Dental implants have revolutionized dentistry.
After almost 50 years, the placement of a titanium screw with an attached tooth has now grown to be society’s standard for permanently replacing missing or severely damaged teeth.
The enthusiastic intention to treat edentulous maxillary areas with endosseous implants has often clashed with the assumption that the loss of teeth is reflected in progressive bone reabsorption.
This bone deficiency may result from an excessive pneumatization/inflammation of the maxillary sinus, from an important atrophy of the alveolar crest referable to dental extractions and/or periodontal diseases, from both of these causes.
Inflammation of the maxillary sinus, such as rhinitis and sinusitis usually co-exist and are concurrent in most individuals; thus, the correct terminology is now rhinosinusitis.
Because dental implantation and sinus augmentation have been widely performed in recent years, one of their possible complications, maxillary sinusitis, has become a major concern for both dentists and otolaryngologists.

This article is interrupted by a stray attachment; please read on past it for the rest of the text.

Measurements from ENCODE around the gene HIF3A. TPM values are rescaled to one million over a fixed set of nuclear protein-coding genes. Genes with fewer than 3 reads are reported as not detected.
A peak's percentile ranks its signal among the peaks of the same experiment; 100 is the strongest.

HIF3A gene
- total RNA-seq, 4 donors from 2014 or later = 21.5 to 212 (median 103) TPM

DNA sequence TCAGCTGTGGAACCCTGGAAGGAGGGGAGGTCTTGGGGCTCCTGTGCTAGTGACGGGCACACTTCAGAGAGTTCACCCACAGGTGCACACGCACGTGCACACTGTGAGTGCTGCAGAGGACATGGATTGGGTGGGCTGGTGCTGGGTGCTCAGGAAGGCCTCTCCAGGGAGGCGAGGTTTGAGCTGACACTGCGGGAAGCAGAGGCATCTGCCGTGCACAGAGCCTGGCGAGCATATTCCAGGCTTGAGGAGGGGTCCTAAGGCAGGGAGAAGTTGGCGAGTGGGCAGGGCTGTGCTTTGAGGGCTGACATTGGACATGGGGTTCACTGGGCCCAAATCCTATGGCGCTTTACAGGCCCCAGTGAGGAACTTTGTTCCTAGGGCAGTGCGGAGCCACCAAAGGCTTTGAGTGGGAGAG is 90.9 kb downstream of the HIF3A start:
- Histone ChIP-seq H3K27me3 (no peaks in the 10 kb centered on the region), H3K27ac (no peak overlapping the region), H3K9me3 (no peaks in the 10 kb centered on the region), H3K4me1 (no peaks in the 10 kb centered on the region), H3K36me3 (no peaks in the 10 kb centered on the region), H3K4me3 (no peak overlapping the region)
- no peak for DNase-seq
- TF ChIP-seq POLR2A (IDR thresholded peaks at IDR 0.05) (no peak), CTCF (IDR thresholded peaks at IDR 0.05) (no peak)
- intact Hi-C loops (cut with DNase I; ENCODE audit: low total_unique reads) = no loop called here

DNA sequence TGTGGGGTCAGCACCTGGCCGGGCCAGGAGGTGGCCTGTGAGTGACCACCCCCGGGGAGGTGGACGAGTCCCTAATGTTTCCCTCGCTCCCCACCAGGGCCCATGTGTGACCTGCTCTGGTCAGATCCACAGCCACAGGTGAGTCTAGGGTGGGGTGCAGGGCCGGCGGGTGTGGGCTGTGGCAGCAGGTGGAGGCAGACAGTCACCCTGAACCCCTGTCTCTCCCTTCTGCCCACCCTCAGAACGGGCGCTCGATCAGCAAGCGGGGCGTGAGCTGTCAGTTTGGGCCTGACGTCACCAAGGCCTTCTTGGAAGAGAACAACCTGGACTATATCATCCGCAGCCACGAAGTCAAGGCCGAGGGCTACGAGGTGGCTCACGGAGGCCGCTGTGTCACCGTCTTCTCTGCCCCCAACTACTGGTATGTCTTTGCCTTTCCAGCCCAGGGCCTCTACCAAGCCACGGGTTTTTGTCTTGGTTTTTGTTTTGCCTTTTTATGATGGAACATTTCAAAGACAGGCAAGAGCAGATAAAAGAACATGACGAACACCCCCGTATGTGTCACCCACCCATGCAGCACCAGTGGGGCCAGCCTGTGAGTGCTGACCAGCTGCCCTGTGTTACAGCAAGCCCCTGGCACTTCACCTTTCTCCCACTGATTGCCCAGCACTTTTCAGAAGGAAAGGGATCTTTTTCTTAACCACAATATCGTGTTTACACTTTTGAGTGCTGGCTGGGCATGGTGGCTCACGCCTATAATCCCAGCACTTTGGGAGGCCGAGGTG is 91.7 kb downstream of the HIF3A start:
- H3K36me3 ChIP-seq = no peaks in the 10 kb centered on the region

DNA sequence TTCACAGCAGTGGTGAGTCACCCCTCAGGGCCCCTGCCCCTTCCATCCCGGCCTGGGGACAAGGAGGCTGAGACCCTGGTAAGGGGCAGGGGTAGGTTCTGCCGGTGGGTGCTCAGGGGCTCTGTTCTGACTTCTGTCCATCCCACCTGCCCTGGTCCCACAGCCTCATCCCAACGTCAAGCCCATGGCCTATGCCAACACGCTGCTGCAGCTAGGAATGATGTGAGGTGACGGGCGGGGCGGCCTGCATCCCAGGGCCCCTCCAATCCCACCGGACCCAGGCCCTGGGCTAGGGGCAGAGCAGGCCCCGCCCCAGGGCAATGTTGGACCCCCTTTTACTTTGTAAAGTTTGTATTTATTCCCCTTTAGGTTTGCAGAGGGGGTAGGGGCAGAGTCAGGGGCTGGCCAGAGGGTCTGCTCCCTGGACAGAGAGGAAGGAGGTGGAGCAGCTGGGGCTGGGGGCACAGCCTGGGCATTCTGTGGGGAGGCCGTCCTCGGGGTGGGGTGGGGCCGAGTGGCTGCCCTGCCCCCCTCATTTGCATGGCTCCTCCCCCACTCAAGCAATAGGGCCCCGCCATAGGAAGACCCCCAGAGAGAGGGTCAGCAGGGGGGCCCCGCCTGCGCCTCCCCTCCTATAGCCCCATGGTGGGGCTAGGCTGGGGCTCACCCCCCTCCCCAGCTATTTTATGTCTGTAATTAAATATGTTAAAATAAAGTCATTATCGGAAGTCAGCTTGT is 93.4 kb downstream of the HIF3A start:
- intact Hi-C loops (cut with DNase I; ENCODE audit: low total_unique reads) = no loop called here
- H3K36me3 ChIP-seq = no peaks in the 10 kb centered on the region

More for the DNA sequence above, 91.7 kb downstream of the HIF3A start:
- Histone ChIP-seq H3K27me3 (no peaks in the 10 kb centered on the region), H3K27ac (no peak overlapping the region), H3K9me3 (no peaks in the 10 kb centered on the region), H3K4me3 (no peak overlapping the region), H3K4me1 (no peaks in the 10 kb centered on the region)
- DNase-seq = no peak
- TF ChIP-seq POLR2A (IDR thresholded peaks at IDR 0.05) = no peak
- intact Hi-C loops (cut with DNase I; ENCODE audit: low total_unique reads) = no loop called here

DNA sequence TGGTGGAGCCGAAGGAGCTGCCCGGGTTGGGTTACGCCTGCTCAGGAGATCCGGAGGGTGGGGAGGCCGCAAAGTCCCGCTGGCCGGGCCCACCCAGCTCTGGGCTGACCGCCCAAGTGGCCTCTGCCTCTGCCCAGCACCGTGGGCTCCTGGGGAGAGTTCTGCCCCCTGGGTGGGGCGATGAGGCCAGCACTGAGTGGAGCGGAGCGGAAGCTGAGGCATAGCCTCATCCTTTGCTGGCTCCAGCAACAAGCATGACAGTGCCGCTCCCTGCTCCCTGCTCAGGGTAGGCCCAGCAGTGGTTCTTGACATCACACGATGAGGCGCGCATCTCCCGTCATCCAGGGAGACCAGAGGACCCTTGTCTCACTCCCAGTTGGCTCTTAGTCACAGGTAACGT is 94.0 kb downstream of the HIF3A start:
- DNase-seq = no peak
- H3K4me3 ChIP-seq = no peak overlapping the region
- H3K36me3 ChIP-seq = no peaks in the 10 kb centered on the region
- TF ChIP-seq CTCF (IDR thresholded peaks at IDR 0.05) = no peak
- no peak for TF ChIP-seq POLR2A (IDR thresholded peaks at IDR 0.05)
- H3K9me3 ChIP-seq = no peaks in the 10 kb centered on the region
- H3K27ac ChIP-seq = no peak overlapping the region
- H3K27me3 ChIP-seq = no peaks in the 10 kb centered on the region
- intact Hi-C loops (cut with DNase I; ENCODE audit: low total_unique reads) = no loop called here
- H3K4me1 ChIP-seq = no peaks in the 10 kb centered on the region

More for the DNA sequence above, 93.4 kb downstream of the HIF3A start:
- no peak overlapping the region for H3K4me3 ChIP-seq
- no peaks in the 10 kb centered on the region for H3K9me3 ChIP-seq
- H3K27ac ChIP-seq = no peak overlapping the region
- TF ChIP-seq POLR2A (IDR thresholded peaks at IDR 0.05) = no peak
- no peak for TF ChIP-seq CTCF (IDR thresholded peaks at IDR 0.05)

A widely used technique for augmenting bone tissue volume in the maxilla is maxillary sinus lifting, in which, by means of osteotomy of the anterior maxillary sinus wall, the sinus membrane is exposed, and must be divulsed to obtain a receptor site for the bone tissue.
One of the most common accidents in this technique is perforation of the sinus membrane while performing osteotomy which, in some cases may make a further surgical procedure unfeasible.
Vercellotti et al. was a pioneer when he presented the use of piezoelectric ultrasound as a new alternative in performing osteotomies in maxillary sinus lifting surgeries. Piezosurgery appears to be an extremely advanced and conservative tool when compared with the existent methods for the treatment of bone and soft tissues.